Clean Coal Burn
What Two Bits Could Buy
for Patsy Cline, 1932-1963
Your life ended not long after mine began.
I can’t remember ever hearing you before
I turned twelve, twelve years after your death,
when your voice wept, dispossessed
from an outdated and battered jukebox
in the corner of a miners’ dive bar in
Corning, Ohio, a carcass of a coal town torn in half
by the yellow gash of Sunday Creek.
It only cost two bits to release you
from the Wurlitzer coffin that some part of me
believed held some part of you
the way the altar of St. Bernard’s held its holy relic.
My grandmother, the bartender every miner loved
to call “Babe,” tossed me the special red quarter
she plucked from the back of the till.
I listened as the coin rattled down its metal shaft,
clicking and clinking like a round of shot glasses
struck on the bar after another cancerous shift.
It took a moment for the first high, lonesome violin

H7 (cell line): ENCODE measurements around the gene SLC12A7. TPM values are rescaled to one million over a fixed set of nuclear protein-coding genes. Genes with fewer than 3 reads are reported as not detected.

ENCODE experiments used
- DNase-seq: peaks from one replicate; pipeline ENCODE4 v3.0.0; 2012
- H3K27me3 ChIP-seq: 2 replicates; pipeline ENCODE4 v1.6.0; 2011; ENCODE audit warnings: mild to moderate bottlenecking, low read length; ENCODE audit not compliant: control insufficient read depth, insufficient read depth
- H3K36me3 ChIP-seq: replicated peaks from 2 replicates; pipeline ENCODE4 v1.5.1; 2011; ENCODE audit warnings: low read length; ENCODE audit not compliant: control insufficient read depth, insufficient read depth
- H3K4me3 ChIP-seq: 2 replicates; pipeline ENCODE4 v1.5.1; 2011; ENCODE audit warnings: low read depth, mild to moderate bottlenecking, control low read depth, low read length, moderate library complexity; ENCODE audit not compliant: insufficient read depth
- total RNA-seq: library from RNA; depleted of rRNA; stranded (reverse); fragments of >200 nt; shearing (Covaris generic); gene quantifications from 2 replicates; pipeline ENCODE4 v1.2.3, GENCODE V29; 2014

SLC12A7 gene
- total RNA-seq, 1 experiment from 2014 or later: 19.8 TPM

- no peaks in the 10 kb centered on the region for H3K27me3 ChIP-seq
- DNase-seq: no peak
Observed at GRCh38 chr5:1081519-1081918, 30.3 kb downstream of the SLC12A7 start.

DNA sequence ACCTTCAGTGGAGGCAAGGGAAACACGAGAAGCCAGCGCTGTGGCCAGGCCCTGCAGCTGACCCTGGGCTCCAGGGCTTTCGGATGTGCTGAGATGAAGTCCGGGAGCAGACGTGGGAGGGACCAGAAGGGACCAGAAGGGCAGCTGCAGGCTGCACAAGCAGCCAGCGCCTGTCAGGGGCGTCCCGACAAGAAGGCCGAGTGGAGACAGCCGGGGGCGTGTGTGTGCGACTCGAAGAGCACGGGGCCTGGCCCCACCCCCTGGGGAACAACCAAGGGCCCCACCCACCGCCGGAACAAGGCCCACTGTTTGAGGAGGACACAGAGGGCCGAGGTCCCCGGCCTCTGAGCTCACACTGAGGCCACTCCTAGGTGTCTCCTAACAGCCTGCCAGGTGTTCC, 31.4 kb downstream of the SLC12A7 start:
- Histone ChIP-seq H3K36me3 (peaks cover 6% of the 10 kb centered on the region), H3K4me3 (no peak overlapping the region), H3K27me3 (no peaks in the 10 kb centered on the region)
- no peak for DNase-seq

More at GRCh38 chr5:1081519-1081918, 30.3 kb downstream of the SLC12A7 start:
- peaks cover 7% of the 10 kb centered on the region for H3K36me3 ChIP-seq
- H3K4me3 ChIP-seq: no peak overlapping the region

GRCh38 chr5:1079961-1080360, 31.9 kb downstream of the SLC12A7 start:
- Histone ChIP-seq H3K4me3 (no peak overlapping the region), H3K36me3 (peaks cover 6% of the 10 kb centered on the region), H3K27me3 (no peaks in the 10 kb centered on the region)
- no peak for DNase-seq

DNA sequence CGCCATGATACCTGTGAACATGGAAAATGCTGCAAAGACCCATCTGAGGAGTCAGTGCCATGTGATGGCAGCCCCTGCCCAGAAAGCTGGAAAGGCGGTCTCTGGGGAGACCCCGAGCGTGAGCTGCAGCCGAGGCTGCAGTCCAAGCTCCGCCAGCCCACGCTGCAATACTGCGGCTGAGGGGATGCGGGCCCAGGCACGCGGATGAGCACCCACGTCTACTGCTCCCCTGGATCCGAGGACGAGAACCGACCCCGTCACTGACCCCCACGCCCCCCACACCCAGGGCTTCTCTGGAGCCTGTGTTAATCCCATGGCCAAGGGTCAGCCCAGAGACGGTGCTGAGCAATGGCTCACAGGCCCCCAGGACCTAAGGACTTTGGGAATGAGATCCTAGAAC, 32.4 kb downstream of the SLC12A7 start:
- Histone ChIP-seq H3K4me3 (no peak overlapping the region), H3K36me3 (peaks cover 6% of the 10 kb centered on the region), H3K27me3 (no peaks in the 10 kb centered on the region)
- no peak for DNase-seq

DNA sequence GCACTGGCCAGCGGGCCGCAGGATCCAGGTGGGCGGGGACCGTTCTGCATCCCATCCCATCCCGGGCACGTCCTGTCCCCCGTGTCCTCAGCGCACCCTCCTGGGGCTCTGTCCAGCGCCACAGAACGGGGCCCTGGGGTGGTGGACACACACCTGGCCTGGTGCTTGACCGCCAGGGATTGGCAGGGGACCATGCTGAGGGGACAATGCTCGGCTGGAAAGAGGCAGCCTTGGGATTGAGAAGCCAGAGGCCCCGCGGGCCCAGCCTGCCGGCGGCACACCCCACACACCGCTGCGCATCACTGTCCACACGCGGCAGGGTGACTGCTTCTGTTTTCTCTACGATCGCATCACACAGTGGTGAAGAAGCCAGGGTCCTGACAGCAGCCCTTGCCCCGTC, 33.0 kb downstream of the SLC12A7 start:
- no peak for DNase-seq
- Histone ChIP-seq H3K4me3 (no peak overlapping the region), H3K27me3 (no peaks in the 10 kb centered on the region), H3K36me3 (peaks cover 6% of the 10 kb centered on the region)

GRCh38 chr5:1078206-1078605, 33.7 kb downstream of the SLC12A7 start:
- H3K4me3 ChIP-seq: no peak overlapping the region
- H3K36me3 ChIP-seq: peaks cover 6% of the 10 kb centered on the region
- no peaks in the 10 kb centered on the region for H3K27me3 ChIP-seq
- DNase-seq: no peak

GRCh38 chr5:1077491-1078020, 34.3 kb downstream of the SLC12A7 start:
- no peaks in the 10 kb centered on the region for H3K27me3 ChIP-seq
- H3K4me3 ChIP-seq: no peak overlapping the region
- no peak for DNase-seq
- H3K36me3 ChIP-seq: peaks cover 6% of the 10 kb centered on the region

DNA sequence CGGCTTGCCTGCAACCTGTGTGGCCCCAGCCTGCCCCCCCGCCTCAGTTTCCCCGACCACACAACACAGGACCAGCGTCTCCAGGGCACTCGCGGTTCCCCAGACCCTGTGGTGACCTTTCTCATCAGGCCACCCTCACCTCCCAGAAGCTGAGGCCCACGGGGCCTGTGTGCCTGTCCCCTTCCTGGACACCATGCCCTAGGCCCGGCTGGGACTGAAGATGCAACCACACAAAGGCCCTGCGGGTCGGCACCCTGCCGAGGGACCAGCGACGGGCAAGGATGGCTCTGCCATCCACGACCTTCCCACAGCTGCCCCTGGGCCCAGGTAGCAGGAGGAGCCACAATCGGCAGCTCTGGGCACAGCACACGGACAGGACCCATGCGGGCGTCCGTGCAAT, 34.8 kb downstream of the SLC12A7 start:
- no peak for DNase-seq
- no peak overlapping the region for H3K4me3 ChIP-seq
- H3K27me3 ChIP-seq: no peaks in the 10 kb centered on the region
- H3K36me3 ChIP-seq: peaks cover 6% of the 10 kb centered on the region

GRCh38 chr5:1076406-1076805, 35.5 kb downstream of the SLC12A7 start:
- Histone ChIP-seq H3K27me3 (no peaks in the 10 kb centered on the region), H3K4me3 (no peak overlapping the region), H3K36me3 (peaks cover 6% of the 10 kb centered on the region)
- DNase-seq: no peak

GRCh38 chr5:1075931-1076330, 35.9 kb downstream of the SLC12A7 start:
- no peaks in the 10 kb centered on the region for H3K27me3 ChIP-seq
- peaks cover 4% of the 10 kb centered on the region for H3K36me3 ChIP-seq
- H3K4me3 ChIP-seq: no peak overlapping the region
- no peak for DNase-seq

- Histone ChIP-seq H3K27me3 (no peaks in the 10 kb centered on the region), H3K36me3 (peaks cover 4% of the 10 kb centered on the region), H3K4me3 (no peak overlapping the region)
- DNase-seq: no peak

notes to wheeze between a cacophony of hacking
black lung coughs. But then, like a cry
rising above a crowd of smoke ghosts,
those permanent shadows each man dragged
with him from the darkest corridors of the earth,
your voice carried me off to a better place
where there were only “Sweet dreams of you.”
Early on in Clean Coal Burn Kip Knott says, "Somewhere a fire burns / in the belly of the world." The lit-and-burning fuse is, thus, summoned to help us see the vainglorious America in which we find ourselves. Since there is no such thing as "clean coal," Knott is insisting on Truth as more than elegy. If this book is an elegy, and it is, it is also rife with discovery and hope. I like and trust the voice in Clean Coal Burn; it's a voice we all know comes from someone who would rather cough up a lung, bit by precious bit, than lie to you. Someone who seeks "to harness loneliness like a plow / and make something out of hard ground."
— Roy Bentley
In Kip Knott's Clean Coal Burn, the rural beauty of southeastern Ohio is threatened by coal, sulfur, and fire. Natural beauty and human love keep trying to hold on. In plainspoken, elegiac language, the speakers in these poems struggle to understand and forgive forefathers, and to understand wives, sons, animals, and ancestors. This is a loving, courageous collection of poems about vulnerable humans and landscapes as they try to endure and--briefly, modestly--to flourish.
— John Hazard
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